Fundamentals: Whites & Highlights
Take control of whites and highlights in your shots, with the help of Lightroom
Explore two tools in Lightroom for balancing out overexposed areas
The tones and colours in any photo are represented in the Histogram, from the dark parts on the left to the bright parts on the right. The furthest information on the right is the White Point, while to the left, it’s the Black Point. Here we’re looking at the lighter side.
The tones around the white point are controlled by the Whites and Highlights sliders in both Lightroom and Camera Raw. Unlike the darker parts of a photo, most of the time you want to have detail in the brighter parts of the image. Fortunately, using raw files helps retain this detail, and the Exposure slider also tries to prevent highlight clipping in operation. Whites controls the brightest part of the photo, while Highlights – with some overlap with Whites – runs from the brighter midtones up. As clipping is a good measure of retained detail, it’s often helpful to see. By pressing J or clicking the highlight clipping triangle on the top right of the Histogram, highlight clipping is shown as a red overlay. If you don’t see any, try moving Whites to the right.
Alternatively, hold the Alt key as you drag the slider. The photo will turn completely black, except for areas that are clipping. The colour shows which channels are clipping: if you see green, the green channel is clipping and losing detail. If a channel is clipped and you reduce Whites, Lightroom will reconstruct the clipped channel from the other two.
Highlights 0: Here’s our before photo with very little done. There’s some clipping evident on the model’s left shoulder.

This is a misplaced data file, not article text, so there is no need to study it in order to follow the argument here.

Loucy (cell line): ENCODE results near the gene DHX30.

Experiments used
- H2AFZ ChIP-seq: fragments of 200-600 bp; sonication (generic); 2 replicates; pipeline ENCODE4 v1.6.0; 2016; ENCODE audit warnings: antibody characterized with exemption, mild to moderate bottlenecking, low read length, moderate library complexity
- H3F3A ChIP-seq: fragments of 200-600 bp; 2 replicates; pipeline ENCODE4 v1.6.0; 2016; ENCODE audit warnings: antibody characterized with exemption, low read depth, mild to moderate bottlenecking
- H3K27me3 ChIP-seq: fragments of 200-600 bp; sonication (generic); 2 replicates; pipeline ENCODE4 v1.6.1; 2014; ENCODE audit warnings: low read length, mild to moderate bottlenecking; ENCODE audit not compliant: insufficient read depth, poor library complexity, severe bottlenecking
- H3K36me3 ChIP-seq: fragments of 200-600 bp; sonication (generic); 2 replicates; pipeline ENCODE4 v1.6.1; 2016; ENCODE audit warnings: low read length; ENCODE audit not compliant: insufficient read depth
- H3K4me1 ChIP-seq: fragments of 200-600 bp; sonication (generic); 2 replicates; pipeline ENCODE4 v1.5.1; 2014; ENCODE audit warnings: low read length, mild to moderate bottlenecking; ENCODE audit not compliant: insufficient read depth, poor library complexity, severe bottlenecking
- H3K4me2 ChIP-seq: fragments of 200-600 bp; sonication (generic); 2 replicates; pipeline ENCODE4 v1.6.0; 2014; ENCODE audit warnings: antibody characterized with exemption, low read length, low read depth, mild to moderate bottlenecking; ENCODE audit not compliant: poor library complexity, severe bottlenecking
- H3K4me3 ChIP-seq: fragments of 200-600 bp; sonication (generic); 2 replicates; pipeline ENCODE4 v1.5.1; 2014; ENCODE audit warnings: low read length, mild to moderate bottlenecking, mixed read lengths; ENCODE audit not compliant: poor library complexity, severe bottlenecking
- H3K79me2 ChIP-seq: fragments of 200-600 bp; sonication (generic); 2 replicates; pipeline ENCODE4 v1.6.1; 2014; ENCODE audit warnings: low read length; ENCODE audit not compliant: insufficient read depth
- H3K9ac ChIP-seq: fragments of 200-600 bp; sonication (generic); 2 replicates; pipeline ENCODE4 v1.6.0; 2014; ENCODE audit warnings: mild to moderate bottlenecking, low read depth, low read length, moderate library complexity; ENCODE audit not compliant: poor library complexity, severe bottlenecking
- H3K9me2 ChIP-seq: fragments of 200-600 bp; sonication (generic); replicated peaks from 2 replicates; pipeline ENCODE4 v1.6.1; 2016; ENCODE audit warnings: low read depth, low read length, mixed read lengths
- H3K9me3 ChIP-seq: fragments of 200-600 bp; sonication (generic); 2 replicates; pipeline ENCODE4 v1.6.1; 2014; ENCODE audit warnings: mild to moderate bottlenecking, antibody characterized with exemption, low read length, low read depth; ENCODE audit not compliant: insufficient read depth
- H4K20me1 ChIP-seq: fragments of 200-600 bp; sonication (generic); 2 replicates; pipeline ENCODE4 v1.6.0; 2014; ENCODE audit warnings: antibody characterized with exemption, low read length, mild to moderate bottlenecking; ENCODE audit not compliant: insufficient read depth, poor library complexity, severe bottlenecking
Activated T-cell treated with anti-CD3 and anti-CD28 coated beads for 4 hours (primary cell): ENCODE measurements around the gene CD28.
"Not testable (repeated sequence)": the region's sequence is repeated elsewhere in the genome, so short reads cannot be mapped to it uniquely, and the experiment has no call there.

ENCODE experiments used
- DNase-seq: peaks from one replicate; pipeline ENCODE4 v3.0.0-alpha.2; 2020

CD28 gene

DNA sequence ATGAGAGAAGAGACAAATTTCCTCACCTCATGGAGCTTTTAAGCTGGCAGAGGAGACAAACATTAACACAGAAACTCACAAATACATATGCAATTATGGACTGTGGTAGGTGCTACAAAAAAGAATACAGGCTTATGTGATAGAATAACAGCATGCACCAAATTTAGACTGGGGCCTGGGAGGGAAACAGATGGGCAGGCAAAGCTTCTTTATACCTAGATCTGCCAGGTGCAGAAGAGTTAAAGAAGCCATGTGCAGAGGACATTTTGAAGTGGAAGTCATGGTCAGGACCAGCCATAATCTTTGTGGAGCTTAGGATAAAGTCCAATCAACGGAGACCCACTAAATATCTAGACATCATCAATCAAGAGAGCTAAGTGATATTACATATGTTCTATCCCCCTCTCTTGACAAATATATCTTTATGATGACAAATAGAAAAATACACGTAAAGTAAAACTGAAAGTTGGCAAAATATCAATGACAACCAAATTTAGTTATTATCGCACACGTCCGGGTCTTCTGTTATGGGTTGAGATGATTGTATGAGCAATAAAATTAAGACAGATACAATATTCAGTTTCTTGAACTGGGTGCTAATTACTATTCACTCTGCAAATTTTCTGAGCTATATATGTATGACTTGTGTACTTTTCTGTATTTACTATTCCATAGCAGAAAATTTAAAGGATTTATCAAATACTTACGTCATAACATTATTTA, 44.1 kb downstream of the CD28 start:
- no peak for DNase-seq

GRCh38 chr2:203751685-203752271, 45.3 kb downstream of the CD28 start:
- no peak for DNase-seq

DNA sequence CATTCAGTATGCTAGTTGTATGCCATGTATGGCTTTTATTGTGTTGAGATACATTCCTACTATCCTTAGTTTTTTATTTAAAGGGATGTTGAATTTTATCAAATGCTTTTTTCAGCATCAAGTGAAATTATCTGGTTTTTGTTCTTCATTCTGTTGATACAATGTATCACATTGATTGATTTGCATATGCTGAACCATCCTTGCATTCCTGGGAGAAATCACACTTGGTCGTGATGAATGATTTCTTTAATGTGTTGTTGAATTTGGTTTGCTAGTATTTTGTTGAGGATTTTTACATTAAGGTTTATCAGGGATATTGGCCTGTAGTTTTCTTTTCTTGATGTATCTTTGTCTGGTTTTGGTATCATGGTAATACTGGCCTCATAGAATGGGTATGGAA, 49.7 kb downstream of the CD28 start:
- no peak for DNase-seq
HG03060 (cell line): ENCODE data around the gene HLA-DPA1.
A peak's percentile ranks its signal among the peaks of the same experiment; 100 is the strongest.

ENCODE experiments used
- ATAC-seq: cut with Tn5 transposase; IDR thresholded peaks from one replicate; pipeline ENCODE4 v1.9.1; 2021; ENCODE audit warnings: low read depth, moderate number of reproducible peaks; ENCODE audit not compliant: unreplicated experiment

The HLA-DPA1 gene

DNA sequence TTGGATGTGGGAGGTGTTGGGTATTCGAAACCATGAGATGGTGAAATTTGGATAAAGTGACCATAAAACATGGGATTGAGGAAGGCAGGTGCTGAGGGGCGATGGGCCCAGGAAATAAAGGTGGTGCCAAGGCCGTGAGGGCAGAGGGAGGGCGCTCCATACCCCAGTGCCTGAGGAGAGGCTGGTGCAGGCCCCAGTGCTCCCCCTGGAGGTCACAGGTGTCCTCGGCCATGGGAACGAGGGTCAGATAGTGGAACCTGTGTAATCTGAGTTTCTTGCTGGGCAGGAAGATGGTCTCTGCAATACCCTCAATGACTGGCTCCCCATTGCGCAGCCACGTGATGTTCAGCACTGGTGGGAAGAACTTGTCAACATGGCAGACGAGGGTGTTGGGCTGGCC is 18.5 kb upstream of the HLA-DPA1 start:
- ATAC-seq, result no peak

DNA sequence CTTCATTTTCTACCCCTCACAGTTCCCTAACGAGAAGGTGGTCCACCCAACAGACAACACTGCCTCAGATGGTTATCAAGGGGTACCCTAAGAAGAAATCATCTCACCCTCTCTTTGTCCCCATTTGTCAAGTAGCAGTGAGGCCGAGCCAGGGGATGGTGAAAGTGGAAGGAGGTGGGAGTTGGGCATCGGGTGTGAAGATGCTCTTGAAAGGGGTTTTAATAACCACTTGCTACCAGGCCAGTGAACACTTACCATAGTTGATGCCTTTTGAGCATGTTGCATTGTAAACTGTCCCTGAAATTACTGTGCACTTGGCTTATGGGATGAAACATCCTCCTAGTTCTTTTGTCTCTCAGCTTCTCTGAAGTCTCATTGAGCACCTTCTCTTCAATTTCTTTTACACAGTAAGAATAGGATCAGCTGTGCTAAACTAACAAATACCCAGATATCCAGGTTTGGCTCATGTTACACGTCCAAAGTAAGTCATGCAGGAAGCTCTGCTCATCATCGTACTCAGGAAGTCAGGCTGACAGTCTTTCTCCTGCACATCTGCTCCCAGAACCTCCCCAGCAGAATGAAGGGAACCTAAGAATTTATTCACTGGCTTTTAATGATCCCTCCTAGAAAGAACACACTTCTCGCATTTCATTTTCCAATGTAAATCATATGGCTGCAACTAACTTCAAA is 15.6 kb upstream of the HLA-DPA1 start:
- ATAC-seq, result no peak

Whites +25: Some clipping is showing as the red overlay. The sunlit areas are blown – in this case it’s yellow, which still looks OK.
Whites 0: Our start photo. Some basic edits have been done, but the Whites still need some careful attention.
Highlights +100: We’ve still not managed to clip the photo much – even the shoulder – but the whole image appears brighter.
Sean McCormack is a photographer and writer, based in Galway on the west coast of Ireland. He’s the author of The IndispensableGuide toLightroomCC.
Whites -100: Now the sky takes on a more pastel tone, with much lower contrast. The wave is much darker, too.
Highlights -100: Going down further to -100, the sky and top look great. We have lowered the contrast in the image, though.
Whites -50, Exposure +45, Blacks -27: This combination achieves a much better overall balance for the image.
Highlights -45: Setting Highlights to -45, the sky and the model’s top are darker, but the image balance still looks fine.
Whites +100: Going the whole way to 100, most of the sky and parts of the wave are gone, which loses a lot of detail in the shot.
Highlights -45, Contrast +20: To counteract this, I’ve set Contrast to 20. To enhance colour, I’ve also set Vibrance to +20.